All the money Paul Martin had put aside is gone because Harper went and spent it all. Maybe we need an inquiry into where the money went.

Harper has repeatedly lied about changes he promised to make, such as tougher penalties for sex offenders. Well, guess what? There are about 1,200 or more sex offenders that are not registered under the National Sex Offender Registry and are running around free as birds.

Then, Harper refused to see the truth about Canada heading into a recession. Hey Harper, instead of spending billions of dollars on your stupid wars, why don’t you help the Canadian economy or help college and university students pay their tuition.

I am really disappointed that Michaelle Jean would allow Stephen Harper to remain Prime Minister when Canada is in a crisis. The coalition has Canada’s best interests in mind more than Harper does.”.. Sarah Connell Wiarton

“Leadership? Strong voice in Ottawa?  Not to spoil Mr. Phil McColeman’s extended winter vacation, but I believe that writer Andrew Hunter raises a solid point in his recent letter which was titled: “MP’s mail out proves he’s just being muzzled.” A friend of mine once said if McColeman couldn’t possibly get things done under the control-freak Stephen Harper, he should not have promised “leadership” or a “strong voice in Ottawa” during his electoral campaign and on his website.

During the past election, former prime minister Jean Chretien stated that “if (former prime minister Pierre) Trudeau had treated him the way Harper treats his ministers, I would have resigned.”

That boils down to the classic dichotomy of our MP being clueless or dishonest.

Mr. McColeman has fulfilled the negative and unfortunate stereotype of politicians who will say anything to get elected. This is very lamentable, considering rising antipathy in voters and the fact that our riding has been fortunate to have had classy and consistent MPs such as Lloyd St. Amand, Jane Stewart and Derek Blackburn. ” Jorge Gomez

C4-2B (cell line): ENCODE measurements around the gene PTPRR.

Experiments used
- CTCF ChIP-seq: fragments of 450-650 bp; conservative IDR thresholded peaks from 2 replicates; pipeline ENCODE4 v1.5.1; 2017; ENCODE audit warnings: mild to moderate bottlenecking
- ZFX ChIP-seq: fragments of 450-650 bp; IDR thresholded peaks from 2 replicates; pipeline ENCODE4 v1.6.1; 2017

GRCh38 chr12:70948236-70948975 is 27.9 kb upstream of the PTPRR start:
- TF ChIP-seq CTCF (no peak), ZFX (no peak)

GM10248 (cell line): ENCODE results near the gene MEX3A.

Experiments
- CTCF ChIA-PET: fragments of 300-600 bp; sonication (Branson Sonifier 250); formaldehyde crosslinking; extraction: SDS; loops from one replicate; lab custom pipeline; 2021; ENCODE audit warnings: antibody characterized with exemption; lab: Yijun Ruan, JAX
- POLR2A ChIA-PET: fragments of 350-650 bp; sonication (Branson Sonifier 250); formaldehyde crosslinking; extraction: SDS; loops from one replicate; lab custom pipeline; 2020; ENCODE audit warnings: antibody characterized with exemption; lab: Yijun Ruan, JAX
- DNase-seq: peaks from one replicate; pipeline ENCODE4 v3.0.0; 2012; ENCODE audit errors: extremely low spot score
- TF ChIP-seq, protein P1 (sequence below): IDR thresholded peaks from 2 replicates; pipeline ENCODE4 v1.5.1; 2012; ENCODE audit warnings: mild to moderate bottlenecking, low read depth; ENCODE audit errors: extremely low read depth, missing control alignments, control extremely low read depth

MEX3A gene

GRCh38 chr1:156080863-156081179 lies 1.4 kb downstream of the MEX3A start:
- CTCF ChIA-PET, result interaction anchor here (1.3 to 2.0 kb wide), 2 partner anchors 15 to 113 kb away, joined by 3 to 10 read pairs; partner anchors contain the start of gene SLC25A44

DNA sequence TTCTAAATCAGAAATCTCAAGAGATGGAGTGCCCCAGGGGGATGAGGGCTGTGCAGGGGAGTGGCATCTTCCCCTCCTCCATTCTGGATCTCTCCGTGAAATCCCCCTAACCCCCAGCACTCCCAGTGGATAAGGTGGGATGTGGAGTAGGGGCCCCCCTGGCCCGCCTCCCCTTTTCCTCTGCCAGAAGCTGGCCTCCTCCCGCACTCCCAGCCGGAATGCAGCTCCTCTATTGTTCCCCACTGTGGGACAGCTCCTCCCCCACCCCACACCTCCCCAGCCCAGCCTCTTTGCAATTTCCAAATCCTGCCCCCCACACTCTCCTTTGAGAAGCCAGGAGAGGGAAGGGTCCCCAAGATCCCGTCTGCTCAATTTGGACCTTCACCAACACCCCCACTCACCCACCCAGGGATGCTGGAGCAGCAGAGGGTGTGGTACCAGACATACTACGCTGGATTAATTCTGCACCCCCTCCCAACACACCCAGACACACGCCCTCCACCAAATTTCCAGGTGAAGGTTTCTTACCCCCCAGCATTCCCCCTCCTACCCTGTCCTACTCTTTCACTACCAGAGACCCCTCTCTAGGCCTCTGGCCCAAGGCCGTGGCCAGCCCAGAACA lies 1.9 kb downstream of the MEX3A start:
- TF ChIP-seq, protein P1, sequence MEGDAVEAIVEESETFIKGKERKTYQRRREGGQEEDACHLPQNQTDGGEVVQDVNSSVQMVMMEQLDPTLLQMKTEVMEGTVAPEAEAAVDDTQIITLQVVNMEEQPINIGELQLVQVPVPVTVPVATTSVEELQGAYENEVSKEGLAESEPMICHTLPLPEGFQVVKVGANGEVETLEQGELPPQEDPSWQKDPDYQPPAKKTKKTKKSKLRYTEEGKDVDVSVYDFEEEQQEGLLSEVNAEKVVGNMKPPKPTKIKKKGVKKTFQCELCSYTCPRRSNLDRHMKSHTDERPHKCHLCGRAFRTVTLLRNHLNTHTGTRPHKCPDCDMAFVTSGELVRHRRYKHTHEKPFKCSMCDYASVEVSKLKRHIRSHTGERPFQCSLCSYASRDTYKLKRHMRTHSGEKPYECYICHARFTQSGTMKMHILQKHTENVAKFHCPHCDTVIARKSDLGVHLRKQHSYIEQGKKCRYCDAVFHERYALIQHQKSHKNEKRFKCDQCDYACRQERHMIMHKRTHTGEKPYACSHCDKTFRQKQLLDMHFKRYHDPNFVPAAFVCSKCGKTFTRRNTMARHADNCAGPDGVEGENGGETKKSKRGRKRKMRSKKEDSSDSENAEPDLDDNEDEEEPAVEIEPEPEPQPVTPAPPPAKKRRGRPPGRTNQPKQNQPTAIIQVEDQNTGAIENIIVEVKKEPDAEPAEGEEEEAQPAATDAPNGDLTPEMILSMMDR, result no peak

Do see also http://thenonconformer.wordpress.com/2009/01/04/up-to-no-good/

July 6, 2008

Bell, BCE, Sympatico. iPhone

Filed under: News and politics — thenonconformer @ 7:14 pm
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Bell bites back with poor-man’s iPhone Globe and Mail – 3 Jul 2008 BCE Inc.’s lengthy struggle to privatize may have left management distracted and Bell Canada’s brand reliant on a couple of aging beavers, but the phone company is still managing to strike back at its more nimble rivals.
Bell to offer smartphone with unlimited data plan CBC.ca
Can You Avoid The iPhone Data Plans From Rogers? Yes, But It Will CTV.ca
E Canada Now – Marketnews.ca – The Gate – Canada NewsWire (press release)

Ever wonder besides viruses that as time goes by you notice that   your computer net is slower, and slower, well it is no secret Bell, Rogers, and others cannot handle the continually increasing demands caused by computers and iphones now too. So their systems break down too often, have too many failures often, are over used, in over capacity mode.. and these carriers seem to  have been to cheap to rectify the problem, update, modernize their communication equipment..    https://thenonconformer.wordpress.com/2009/06/14/buyer-beware-beware/